Nonetheless, once your work is finished and has reached a possibly monolingual audience, once you’ve allowed your contemporaries to fluently read texts written in languages other than their own and wide apart from them by centuries, it is your text that becomes the mediator between your readers and the source-texts. Your texts should be read as having been written by someone else, ambassador as you are of their work and ideas. Despite all that, and despite the fact that at least some of your readers will wish to relive through your mediating efforts the original’s ideas (and its intertextual relations), your text is inevitably contemporary, and not even your best philological efforts shall prevent some level of anachronism: you may have successfully eschewed the possibility of inserting contemporary ideas into your author, but these ideas are all around you, and many readers won’t be able to leave them out their interpretive processes. Your text begins to mediate novel intertextual ideas between contemporary readers and previously written texts; these, however, qualify as second-order intertextuality, as they are not essential to qualify your text and an IST, and may be accidental. They may also, depending on their level of originality and anachronism, be detrimental to your claim that your text is an IST; if your readers can only see your face when looking at your rendering of Homer, they may fail to feel they are reading Homer through you or with your help.
In so far as translation may be recognized as a genre or at the very least as genre-like in some respects, it is an ISG. Therefore, one necessary condition for translationhood is that a given text be an IST: the texts’ ontogenesis must point to one first-order source-text; the target-text’s intertextual relations shall be ontogenetically mediated by its source and traceable thereto, thus constituting first-order intertextuality, despite the inevitability of (either intentional or accidental) second-order intertextuality.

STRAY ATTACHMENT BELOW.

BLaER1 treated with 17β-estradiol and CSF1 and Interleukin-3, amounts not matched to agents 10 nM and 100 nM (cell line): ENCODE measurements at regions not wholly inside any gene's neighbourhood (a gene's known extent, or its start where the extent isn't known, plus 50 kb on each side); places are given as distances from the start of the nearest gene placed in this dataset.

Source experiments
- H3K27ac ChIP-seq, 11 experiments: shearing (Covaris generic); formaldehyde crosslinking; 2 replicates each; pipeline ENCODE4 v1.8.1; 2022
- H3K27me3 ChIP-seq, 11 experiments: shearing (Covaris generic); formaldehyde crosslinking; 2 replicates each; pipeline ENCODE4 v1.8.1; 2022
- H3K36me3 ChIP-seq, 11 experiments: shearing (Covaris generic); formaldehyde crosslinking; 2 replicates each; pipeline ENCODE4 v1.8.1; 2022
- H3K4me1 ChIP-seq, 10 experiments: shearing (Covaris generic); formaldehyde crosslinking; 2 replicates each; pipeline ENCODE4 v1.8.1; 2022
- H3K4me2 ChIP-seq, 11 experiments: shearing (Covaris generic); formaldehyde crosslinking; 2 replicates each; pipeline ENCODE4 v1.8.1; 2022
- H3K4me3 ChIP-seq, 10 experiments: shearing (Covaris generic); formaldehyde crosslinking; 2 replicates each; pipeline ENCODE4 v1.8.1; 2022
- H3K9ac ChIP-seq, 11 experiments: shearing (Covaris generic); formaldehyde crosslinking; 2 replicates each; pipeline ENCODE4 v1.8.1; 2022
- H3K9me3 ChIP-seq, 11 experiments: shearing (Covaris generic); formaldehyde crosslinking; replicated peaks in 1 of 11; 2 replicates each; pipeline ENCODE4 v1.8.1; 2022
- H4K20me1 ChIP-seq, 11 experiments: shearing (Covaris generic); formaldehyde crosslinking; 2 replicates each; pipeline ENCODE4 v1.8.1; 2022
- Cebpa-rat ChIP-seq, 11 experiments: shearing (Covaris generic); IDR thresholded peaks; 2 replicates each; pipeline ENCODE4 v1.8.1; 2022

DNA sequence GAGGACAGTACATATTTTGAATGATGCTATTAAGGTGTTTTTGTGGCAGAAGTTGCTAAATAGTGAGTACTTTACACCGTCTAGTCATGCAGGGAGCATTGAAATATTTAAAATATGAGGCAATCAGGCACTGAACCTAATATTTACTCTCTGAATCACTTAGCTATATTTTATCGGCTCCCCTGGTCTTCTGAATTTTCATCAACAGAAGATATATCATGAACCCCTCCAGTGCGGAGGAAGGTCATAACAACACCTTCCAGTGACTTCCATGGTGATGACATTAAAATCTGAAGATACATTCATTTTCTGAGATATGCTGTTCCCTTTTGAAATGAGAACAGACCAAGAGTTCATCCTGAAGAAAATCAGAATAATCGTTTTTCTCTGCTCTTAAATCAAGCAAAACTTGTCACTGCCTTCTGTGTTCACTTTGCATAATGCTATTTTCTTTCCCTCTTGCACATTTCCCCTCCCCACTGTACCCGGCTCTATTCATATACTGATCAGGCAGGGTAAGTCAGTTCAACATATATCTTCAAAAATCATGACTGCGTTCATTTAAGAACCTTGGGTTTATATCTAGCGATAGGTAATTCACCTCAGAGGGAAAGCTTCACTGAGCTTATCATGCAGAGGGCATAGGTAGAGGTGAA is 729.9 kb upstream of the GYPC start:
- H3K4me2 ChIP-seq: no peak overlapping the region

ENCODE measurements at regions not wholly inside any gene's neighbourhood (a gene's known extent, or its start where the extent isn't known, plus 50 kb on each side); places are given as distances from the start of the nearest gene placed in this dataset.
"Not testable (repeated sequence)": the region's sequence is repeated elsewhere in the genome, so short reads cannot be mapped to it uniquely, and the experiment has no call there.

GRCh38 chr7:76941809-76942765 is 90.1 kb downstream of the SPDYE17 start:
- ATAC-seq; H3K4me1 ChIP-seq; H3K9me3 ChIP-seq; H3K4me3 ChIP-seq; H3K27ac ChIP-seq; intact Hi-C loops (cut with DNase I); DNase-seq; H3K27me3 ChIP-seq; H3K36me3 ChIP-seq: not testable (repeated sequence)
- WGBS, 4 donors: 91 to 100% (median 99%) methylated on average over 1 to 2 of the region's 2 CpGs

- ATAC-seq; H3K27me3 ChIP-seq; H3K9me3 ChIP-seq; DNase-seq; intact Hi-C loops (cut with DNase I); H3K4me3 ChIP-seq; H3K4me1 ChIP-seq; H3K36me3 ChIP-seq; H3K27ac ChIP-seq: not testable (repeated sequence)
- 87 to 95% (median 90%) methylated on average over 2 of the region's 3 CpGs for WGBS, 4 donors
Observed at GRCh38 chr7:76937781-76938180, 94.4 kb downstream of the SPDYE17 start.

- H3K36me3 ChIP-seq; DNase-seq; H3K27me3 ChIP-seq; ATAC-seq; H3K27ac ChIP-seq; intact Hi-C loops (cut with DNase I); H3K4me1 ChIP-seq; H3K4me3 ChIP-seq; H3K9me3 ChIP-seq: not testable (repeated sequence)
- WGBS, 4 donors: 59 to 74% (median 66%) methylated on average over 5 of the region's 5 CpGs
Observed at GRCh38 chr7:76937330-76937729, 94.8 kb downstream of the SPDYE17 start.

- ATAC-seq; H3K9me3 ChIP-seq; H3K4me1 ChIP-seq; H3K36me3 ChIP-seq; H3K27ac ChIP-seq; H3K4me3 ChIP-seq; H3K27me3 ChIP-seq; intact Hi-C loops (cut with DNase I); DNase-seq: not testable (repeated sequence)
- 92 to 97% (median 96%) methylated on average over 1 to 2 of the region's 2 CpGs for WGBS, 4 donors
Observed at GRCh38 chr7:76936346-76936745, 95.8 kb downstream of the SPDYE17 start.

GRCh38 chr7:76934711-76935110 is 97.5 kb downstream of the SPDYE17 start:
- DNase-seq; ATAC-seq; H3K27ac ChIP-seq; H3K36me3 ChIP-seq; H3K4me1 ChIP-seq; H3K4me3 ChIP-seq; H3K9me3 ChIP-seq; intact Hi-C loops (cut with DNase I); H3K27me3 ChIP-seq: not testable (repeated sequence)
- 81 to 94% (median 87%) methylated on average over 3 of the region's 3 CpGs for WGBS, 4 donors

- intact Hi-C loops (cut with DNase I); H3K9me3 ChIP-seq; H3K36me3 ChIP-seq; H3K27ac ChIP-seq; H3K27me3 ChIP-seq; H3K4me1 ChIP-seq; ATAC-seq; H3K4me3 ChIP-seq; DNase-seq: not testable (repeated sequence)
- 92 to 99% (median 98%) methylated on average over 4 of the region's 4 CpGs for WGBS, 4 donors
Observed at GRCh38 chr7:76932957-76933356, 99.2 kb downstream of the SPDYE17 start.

As said earlier, this may help you distinguish a novel from a translation, but it will not draw the line between a parody or a screenplay of a given piece and its translation. (Of course, parodies may be written in the same language as their source-texts, whereas translations cannot, so think of a French parody of Pride and Prejudice as opposed to a French rendering; if you wish to further complicate, think of Jacobson’s intralingual translations, and compare an English parody of Pride and Prejudice to an English paraphrases of the same work.) Still, if these distinctions be accepted as valid, they may point to ways of further refining them so we may approach a viable definition of translation, or at least a viable description of its key features.
It is conceivable that first-order intertextuality is not a monadic concept: it has a structure, or a set of possible structures, and it is in these that a text will take a different turn and become (hopefully by will and design) a parody rather than a translation. Throughout our exposition, we have seen that both language and authorship are viable candidates to relevant variations in first-order intertextuality: translation per se (i.e. Jacobson’s interlingual translation or Eco’s interlinguistic interpretation) happens necessarily between languages, whereas parodies and summaries may be either within the same language or involve a language pair; translators are not first-hand recognized as authors, whereas a screenplaywright is. The specifics of first-order intertextuality may hold the key to these necessary formal distinctions.
I should like to finish by pointing to the caveat that, although my examples were taken from the translation of canonical literature, as they highlight some of the difficulties in the mediating role of translation, I do believe the translation of non-literary texts, be they ancient or unabashedly contemporary, follow the same paths: the translation of a memo written today to be sent today to international branches of your business must bear first-order intertextuality with its source-text, and this is ontogenetically guaranteed by the translation process (however you may describe it).